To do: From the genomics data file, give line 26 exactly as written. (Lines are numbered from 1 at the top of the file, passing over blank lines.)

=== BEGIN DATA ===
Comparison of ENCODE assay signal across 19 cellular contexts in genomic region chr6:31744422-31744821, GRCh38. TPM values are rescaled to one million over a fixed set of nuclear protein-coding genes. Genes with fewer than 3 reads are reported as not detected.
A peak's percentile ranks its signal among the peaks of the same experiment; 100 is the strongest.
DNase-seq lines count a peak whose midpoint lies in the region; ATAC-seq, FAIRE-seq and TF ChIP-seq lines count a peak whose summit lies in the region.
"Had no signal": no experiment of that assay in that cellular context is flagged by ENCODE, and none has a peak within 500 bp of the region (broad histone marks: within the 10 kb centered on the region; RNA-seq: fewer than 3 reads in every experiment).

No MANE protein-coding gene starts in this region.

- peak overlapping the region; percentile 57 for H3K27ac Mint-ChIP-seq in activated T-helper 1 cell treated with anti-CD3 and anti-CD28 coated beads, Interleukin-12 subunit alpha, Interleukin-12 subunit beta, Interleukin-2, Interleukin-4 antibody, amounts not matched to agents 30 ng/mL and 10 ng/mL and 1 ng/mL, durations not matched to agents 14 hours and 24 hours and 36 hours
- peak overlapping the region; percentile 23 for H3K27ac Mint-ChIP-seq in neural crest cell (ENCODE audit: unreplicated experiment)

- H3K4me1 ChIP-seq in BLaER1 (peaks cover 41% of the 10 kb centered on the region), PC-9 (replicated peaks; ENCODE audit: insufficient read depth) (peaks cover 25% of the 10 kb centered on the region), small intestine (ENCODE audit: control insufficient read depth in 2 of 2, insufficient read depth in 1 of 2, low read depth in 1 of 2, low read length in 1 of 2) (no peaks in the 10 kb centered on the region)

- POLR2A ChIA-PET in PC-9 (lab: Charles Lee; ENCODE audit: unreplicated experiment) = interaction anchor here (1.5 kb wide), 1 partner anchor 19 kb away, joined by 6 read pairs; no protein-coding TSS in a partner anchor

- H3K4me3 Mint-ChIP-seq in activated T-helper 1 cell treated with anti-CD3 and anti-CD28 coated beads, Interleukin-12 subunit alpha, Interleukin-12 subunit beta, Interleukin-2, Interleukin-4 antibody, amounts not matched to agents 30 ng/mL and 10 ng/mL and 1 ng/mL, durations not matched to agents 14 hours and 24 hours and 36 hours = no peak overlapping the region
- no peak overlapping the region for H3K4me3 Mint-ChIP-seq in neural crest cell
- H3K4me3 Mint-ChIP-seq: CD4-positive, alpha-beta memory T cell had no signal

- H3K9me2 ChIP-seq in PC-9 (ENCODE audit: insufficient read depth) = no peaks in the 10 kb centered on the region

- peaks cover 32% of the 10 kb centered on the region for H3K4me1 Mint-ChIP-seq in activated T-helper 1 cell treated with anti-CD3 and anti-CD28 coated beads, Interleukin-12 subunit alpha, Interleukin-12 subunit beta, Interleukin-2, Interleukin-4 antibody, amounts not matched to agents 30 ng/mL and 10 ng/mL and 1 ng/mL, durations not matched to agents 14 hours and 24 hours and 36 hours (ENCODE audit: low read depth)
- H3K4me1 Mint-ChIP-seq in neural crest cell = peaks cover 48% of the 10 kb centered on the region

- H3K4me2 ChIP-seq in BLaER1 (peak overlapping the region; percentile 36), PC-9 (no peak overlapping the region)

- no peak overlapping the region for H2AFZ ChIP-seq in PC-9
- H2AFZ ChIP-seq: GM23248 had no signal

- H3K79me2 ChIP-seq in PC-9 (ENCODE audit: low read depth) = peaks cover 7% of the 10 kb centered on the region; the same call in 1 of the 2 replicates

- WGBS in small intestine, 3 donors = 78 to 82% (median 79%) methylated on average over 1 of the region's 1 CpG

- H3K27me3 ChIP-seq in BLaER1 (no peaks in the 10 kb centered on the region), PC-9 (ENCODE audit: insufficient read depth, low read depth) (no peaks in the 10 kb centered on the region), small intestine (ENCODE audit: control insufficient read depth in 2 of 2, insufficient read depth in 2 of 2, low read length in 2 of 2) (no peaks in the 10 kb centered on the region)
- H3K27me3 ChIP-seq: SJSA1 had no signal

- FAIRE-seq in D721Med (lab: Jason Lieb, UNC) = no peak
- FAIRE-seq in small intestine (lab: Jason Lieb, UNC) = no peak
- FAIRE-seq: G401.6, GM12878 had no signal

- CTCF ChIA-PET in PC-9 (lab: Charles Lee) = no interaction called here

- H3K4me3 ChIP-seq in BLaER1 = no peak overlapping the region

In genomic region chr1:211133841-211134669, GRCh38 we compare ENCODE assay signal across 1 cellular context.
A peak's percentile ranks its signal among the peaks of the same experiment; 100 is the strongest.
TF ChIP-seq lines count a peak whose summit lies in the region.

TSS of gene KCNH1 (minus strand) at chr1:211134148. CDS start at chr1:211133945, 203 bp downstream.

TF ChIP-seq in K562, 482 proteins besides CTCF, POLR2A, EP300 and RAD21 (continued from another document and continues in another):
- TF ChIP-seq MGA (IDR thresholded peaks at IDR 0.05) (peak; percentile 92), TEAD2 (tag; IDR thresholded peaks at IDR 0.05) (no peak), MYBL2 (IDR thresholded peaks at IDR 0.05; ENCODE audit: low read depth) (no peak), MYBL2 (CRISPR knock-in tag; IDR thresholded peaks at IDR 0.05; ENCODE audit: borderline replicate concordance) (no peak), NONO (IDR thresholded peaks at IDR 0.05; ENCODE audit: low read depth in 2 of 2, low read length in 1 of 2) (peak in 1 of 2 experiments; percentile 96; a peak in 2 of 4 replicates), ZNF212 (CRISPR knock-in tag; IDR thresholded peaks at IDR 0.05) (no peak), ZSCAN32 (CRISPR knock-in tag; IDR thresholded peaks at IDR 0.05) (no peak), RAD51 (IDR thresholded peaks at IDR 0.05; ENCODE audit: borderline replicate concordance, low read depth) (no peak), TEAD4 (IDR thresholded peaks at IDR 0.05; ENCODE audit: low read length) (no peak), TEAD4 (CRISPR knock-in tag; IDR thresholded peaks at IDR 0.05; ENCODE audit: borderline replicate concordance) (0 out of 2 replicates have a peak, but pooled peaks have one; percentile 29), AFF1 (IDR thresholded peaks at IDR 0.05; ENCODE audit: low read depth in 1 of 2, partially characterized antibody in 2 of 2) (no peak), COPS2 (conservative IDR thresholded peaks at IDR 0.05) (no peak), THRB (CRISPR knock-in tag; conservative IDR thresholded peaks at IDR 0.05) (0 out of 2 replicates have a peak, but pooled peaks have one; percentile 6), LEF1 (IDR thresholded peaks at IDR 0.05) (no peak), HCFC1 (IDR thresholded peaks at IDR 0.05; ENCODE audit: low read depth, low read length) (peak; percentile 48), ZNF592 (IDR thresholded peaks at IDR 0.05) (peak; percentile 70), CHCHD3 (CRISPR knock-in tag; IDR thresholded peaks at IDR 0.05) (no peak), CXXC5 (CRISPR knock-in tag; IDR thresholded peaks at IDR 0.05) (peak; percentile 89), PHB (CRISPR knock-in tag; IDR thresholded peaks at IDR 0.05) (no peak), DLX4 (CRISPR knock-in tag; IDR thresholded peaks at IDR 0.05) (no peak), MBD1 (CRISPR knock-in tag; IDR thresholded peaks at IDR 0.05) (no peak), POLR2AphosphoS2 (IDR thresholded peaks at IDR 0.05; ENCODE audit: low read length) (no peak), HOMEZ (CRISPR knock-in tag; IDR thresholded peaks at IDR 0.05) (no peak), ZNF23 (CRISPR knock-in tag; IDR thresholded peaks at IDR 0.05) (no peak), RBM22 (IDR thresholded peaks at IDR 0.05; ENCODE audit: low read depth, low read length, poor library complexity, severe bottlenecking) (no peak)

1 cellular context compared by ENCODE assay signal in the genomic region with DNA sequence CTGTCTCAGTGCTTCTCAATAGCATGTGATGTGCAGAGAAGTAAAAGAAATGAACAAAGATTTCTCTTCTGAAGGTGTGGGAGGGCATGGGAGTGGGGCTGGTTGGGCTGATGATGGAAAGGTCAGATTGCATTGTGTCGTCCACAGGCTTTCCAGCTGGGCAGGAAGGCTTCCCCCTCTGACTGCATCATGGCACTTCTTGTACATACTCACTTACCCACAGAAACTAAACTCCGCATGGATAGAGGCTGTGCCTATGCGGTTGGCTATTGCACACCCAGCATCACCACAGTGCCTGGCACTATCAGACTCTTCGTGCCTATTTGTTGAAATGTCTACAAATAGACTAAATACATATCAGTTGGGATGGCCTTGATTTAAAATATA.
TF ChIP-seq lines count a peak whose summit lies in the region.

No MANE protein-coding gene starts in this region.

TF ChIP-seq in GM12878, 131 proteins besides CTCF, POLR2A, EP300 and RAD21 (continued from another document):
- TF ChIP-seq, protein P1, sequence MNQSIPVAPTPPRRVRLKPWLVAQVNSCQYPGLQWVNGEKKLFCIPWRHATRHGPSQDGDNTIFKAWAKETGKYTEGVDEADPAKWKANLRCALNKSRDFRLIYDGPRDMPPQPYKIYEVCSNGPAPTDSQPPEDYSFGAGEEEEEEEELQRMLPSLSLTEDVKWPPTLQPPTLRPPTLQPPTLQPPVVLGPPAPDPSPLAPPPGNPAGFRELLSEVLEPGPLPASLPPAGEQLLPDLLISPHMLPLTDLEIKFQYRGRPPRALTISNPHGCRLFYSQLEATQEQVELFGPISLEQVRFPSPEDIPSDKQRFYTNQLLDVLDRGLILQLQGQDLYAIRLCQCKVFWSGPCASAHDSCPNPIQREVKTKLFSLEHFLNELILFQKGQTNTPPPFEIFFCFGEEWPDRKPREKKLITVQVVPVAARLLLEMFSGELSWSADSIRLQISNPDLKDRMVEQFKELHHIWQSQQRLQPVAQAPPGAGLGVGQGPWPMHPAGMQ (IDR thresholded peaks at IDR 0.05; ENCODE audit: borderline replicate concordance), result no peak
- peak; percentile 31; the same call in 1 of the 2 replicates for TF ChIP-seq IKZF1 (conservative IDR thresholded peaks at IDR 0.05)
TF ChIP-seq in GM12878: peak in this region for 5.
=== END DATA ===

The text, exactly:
- CTCF ChIA-PET in PC-9 (lab: Charles Lee) = no interaction called here